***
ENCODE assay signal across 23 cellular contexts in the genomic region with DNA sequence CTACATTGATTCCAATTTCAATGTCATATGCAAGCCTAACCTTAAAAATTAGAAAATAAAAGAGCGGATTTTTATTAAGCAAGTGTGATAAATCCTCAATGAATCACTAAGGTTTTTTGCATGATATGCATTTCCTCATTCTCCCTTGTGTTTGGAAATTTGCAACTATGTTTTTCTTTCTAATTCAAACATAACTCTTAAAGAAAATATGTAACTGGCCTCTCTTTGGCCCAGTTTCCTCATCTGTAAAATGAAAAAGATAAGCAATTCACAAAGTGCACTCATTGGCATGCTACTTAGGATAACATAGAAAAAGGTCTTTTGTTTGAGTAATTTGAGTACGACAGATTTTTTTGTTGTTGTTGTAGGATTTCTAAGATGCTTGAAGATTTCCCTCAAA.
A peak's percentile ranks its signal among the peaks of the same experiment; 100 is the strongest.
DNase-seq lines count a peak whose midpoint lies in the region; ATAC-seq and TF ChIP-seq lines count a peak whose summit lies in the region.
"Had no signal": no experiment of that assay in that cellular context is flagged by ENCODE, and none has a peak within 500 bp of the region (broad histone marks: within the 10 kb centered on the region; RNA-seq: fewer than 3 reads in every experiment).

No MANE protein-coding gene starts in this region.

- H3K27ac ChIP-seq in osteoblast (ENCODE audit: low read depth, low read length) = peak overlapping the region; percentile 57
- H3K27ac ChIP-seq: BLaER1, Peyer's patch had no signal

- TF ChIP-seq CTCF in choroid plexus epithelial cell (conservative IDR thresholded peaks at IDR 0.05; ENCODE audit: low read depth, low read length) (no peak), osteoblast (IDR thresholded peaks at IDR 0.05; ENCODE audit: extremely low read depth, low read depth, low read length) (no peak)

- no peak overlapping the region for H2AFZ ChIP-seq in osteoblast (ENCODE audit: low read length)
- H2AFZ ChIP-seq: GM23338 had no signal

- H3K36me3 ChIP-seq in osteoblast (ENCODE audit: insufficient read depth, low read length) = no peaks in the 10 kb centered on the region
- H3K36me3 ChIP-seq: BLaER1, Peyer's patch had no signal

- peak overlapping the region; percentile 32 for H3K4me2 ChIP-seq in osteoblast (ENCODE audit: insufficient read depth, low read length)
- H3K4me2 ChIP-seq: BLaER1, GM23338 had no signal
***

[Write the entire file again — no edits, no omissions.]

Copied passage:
ENCODE assay signal across 23 cellular contexts in the genomic region with DNA sequence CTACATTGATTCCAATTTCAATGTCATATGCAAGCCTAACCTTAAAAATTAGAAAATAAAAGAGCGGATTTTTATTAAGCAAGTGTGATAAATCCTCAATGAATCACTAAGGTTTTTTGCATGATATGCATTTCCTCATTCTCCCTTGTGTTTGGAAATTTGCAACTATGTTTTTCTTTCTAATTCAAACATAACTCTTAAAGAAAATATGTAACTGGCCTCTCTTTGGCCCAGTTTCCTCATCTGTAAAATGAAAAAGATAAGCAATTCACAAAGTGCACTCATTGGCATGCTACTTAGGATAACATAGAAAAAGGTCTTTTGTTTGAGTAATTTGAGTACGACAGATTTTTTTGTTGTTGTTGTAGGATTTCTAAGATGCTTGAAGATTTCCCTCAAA.
A peak's percentile ranks its signal among the peaks of the same experiment; 100 is the strongest.
DNase-seq lines count a peak whose midpoint lies in the region; ATAC-seq and TF ChIP-seq lines count a peak whose summit lies in the region.
"Had no signal": no experiment of that assay in that cellular context is flagged by ENCODE, and none has a peak within 500 bp of the region (broad histone marks: within the 10 kb centered on the region; RNA-seq: fewer than 3 reads in every experiment).

No MANE protein-coding gene starts in this region.

- H3K27ac ChIP-seq in osteoblast (ENCODE audit: low read depth, low read length) = peak overlapping the region; percentile 57
- H3K27ac ChIP-seq: BLaER1, Peyer's patch had no signal

- TF ChIP-seq CTCF in choroid plexus epithelial cell (conservative IDR thresholded peaks at IDR 0.05; ENCODE audit: low read depth, low read length) (no peak), osteoblast (IDR thresholded peaks at IDR 0.05; ENCODE audit: extremely low read depth, low read depth, low read length) (no peak)

- no peak overlapping the region for H2AFZ ChIP-seq in osteoblast (ENCODE audit: low read length)
- H2AFZ ChIP-seq: GM23338 had no signal

- H3K36me3 ChIP-seq in osteoblast (ENCODE audit: insufficient read depth, low read length) = no peaks in the 10 kb centered on the region
- H3K36me3 ChIP-seq: BLaER1, Peyer's patch had no signal

- peak overlapping the region; percentile 32 for H3K4me2 ChIP-seq in osteoblast (ENCODE audit: insufficient read depth, low read length)
- H3K4me2 ChIP-seq: BLaER1, GM23338 had no signal